By Anum Yoon
In the corporate world – and even in our personal lives – “more” is frequently considered better. When a company meets its benchmarks and goals, it should set new, higher goals. When profits reach a target level, the company should adjust its strategy to increase those profits. It’s a cycle that has always been around and has only grown with the onset of a global economy.
What if there was another way?
This is where many corporations rest their cases. The more successful their brands become, the better off everyone will be in the long run, right? According to a different philosophy, that of the sufficiency economy and corporate sustainability, this view is based on greed.
When an individual or corporation is always searching for more, that search is routed in greed. By definition, greed is considered a “sin of excess” just like gluttony. According to Buddhist principles, the same greed that builds the sufficiency economy closely corresponds with the Buddhist idea of desire. In this realm, desire is directly related to becoming over-attached to the material world and its pleasures. Because of this, greed prohibits an individual – or corporation, in this case – from being satisfied with current conditions.
This greed leads to a depletion of resources, a dysfunctional economy and a lack of balance. While corporations may see great success, natural resources, individuals and smaller businesses around the globe could suffer long-term effects.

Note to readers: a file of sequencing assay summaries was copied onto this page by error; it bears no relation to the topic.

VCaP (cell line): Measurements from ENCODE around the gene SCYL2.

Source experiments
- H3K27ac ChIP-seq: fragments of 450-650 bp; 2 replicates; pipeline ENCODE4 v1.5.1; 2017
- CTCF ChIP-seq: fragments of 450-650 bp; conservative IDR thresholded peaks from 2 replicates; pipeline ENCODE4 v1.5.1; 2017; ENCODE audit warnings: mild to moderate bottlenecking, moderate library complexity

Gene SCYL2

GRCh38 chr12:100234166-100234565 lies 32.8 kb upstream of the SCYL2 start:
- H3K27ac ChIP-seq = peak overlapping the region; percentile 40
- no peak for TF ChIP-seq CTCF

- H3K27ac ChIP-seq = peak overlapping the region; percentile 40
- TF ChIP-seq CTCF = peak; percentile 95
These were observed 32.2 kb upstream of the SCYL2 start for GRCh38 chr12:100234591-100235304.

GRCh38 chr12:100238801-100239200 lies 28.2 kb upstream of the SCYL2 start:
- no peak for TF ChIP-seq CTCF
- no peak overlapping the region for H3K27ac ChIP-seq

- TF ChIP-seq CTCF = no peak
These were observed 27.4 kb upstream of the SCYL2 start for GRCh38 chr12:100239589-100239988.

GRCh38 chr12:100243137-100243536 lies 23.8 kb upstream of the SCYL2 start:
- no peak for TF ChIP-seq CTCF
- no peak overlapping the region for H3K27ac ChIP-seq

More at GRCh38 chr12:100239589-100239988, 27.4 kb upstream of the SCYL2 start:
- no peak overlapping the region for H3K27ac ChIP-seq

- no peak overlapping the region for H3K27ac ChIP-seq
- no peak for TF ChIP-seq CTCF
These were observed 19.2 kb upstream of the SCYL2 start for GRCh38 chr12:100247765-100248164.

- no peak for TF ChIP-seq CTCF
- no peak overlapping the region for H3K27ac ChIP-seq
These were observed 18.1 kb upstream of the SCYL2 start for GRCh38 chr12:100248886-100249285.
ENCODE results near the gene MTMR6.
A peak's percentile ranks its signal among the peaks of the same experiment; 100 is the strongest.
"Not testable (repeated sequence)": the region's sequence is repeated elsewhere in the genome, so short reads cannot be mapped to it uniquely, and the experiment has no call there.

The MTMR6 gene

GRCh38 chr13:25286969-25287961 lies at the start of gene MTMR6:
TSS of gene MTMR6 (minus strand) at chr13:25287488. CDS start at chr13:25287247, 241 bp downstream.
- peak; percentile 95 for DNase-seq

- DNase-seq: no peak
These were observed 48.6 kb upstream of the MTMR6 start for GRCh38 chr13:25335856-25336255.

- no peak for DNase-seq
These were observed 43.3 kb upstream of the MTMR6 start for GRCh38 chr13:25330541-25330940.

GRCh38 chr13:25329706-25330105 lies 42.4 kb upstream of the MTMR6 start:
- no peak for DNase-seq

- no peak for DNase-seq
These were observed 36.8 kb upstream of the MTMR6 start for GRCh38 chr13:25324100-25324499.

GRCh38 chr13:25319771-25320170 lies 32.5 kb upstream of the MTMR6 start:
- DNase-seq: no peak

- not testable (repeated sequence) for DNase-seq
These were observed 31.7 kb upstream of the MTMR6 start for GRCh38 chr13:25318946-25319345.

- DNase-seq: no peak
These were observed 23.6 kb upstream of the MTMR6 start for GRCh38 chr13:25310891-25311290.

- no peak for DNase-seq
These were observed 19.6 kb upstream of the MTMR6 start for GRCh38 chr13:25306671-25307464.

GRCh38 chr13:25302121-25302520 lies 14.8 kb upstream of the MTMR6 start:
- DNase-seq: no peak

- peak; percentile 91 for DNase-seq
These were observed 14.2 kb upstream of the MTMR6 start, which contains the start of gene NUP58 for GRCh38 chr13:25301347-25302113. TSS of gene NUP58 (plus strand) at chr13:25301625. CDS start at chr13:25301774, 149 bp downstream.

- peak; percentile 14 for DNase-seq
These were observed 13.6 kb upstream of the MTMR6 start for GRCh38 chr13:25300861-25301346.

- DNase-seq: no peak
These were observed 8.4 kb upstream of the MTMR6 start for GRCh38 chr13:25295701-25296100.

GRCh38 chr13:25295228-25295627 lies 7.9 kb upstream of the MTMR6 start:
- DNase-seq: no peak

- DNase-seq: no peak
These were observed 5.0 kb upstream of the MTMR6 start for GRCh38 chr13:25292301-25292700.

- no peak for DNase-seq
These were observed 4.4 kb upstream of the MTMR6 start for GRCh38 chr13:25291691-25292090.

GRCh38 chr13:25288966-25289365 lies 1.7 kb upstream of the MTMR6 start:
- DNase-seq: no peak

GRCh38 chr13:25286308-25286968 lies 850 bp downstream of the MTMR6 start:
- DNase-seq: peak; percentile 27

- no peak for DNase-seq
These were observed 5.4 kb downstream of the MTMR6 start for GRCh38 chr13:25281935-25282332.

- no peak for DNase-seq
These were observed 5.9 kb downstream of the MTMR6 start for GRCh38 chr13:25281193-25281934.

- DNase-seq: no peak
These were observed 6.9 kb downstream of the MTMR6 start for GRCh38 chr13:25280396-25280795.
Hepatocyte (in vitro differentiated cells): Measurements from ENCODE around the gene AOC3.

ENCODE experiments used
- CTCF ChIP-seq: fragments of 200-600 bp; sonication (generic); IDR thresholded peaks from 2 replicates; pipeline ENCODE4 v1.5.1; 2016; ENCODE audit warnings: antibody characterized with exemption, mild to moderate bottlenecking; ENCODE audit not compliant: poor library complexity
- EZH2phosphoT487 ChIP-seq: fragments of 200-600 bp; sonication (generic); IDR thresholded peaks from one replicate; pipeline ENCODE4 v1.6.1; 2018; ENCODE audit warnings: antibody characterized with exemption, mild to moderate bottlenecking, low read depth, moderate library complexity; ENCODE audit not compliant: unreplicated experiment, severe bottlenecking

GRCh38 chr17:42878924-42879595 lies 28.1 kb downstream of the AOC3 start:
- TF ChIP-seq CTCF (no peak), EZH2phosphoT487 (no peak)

King Adulyadeg’s philosophy is rooted in balance – a balanced way of living and of doing business. Centered around three principles – moderation, reasonableness and self-immunity – and coupled with morality and knowledge, each applied at a corporate level, the philosophy presented an alternative to corporate greed, allowing corporations to grow without the common negative effects of business.
Recently, Sirikul Laukaikul, a Bangkok-based brand strategist put on a presentation related to the sufficiency economy in San Diego, California. Laukaikul took the sufficiency economy to the next level by describing “karma marketing,” based on the principle of moderation and responsible behavior.
According to Laukaikul, karma marketing doesn’t mean suffering, limiting growth or forgetting about corporate success. Instead, it’s about companies working to extend themselves to ensure growth and profits while providing for others now and into the future. It’s about understanding when a corporation has enough, and being satisfied in that place.
Karma marketing leaves room for new growth. It takes care of those who struggle to take care of themselves and protects the planet from the negative consequences of corporate greed. It leaves room for global connectivity and positivity, instead of the negativity to which we are accustomed.
Just like the sufficiency economy itself, if a single brand focused on karma marketing, the ripple effects could be great. Could karma marketing influence the future of our world? Only time will tell; but, it must start somewhere.
Image credit: LibreShot
Anum Yoon is a writer who is passionate about personal finance and sustainability. As a regular contributor to the Presidio Graduate School’s blog, she often looks for ways she can incorporate money management with environmental awareness. You can read her updates on Current on Currency.